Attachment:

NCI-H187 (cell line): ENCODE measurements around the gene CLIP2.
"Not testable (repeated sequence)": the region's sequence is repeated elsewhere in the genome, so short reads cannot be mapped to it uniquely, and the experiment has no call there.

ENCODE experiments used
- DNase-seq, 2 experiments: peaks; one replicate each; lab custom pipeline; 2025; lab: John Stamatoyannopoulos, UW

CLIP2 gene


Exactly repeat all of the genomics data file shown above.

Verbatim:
NCI-H187 (cell line): ENCODE measurements around the gene CLIP2.
"Not testable (repeated sequence)": the region's sequence is repeated elsewhere in the genome, so short reads cannot be mapped to it uniquely, and the experiment has no call there.

ENCODE experiments used
- DNase-seq, 2 experiments: peaks; one replicate each; lab custom pipeline; 2025; lab: John Stamatoyannopoulos, UW

CLIP2 gene